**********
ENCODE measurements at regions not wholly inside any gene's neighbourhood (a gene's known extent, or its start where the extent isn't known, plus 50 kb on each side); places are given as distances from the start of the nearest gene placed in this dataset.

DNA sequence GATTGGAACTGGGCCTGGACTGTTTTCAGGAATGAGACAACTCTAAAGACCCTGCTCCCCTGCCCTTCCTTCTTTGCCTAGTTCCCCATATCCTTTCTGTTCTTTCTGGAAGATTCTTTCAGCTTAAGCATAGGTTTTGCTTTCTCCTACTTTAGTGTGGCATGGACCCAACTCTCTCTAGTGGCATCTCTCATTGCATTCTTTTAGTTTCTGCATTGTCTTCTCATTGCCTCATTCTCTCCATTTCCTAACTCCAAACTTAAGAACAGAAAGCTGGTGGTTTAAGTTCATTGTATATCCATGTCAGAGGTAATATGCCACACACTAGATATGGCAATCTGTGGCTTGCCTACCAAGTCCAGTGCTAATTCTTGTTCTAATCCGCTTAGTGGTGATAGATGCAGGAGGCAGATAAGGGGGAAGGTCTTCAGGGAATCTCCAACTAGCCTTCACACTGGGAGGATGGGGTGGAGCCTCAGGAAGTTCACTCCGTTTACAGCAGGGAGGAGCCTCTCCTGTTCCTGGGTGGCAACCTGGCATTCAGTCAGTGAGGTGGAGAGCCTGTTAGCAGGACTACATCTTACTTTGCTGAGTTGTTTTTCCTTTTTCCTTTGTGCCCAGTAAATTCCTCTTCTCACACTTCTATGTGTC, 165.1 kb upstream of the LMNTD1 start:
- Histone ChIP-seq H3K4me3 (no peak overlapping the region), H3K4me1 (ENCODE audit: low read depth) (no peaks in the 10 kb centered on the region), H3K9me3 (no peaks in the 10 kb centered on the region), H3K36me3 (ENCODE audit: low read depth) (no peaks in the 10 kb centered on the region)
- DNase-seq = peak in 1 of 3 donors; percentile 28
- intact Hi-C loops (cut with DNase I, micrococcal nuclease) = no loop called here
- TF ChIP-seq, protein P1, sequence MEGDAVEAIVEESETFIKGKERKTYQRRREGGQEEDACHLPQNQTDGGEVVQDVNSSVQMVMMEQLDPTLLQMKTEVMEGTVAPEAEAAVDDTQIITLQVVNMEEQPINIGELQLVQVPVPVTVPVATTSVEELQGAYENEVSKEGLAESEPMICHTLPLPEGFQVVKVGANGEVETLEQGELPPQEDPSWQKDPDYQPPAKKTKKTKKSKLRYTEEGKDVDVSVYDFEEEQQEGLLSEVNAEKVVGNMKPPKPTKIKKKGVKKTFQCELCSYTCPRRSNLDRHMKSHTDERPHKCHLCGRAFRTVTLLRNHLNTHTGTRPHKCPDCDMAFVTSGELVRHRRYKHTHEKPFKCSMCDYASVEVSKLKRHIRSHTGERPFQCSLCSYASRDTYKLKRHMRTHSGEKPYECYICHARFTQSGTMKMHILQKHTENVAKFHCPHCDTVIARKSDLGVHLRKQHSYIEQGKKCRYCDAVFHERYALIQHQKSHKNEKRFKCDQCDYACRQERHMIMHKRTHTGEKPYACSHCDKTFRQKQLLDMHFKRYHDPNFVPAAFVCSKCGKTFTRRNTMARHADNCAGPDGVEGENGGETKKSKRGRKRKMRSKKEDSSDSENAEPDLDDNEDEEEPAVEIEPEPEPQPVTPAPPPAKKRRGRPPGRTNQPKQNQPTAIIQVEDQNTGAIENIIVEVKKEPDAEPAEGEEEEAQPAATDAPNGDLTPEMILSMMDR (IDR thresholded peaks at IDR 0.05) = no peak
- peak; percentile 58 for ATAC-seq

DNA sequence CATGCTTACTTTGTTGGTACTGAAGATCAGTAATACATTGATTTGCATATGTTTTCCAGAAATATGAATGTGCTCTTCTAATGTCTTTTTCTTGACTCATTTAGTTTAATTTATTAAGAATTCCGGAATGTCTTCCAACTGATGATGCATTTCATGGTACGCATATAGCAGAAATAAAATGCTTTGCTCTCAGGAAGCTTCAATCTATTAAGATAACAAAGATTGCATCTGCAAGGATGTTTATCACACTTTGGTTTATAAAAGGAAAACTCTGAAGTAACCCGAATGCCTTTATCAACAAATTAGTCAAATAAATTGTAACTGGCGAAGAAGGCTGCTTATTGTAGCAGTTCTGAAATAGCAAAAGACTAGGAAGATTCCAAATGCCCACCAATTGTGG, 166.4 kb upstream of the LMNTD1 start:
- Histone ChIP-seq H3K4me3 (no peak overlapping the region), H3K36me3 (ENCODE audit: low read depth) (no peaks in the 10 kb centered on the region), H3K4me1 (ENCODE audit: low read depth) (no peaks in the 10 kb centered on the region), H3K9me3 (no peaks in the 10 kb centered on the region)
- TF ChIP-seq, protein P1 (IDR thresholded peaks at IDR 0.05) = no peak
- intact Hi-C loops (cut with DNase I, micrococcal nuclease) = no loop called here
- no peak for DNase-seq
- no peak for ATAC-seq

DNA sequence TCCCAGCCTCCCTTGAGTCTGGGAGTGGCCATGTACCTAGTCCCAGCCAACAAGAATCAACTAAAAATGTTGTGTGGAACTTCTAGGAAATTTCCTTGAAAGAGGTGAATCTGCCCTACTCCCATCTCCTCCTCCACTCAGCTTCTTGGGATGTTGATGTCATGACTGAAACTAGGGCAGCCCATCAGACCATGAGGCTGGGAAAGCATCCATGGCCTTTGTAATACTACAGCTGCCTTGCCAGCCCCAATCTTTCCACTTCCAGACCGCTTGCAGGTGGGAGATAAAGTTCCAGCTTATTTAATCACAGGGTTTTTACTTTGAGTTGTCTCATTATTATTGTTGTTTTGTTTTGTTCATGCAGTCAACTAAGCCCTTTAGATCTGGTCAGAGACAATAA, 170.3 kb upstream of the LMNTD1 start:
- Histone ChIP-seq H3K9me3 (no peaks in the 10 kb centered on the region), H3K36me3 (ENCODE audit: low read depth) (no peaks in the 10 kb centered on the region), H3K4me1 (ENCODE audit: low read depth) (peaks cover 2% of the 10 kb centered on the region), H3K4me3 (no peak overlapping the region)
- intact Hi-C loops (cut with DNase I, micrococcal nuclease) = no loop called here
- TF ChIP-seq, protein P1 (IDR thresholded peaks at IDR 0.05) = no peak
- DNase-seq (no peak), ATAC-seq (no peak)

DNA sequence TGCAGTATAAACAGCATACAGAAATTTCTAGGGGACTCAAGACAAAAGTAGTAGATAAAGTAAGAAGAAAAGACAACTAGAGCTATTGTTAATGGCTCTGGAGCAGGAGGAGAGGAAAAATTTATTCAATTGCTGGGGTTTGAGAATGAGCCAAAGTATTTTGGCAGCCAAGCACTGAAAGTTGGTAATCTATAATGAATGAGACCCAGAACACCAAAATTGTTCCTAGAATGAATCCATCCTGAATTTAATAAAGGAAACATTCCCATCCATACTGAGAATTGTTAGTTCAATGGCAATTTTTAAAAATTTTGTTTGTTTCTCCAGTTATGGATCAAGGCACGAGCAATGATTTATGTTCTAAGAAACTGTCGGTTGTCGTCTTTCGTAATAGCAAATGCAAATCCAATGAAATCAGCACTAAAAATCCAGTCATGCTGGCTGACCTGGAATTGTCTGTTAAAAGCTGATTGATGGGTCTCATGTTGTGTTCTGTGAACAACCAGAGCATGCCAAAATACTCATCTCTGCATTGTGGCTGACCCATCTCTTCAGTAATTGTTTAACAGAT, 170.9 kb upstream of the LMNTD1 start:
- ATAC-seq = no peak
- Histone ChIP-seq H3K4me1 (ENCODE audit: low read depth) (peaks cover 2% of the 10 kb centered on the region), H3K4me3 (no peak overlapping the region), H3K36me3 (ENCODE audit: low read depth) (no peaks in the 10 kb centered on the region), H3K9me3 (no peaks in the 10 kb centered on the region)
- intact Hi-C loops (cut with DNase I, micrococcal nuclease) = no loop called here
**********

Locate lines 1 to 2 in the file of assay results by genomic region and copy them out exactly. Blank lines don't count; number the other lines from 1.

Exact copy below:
ENCODE measurements at regions not wholly inside any gene's neighbourhood (a gene's known extent, or its start where the extent isn't known, plus 50 kb on each side); places are given as distances from the start of the nearest gene placed in this dataset.

DNA sequence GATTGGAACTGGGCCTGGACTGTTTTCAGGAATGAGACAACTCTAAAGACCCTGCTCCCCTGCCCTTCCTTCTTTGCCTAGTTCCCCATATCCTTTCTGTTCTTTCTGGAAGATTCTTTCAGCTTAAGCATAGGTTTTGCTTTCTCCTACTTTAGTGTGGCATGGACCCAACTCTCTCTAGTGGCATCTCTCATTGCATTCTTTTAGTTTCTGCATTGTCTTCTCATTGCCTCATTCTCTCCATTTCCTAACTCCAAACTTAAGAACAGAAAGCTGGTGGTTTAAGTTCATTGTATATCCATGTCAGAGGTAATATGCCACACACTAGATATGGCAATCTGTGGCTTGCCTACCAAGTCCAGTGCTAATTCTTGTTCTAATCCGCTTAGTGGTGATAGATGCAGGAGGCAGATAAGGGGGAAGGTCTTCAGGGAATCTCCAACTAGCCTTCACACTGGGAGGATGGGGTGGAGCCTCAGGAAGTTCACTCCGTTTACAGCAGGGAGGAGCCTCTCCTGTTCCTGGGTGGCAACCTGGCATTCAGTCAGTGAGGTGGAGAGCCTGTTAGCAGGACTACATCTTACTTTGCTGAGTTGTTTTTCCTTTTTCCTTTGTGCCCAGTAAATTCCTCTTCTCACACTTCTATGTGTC, 165.1 kb upstream of the LMNTD1 start: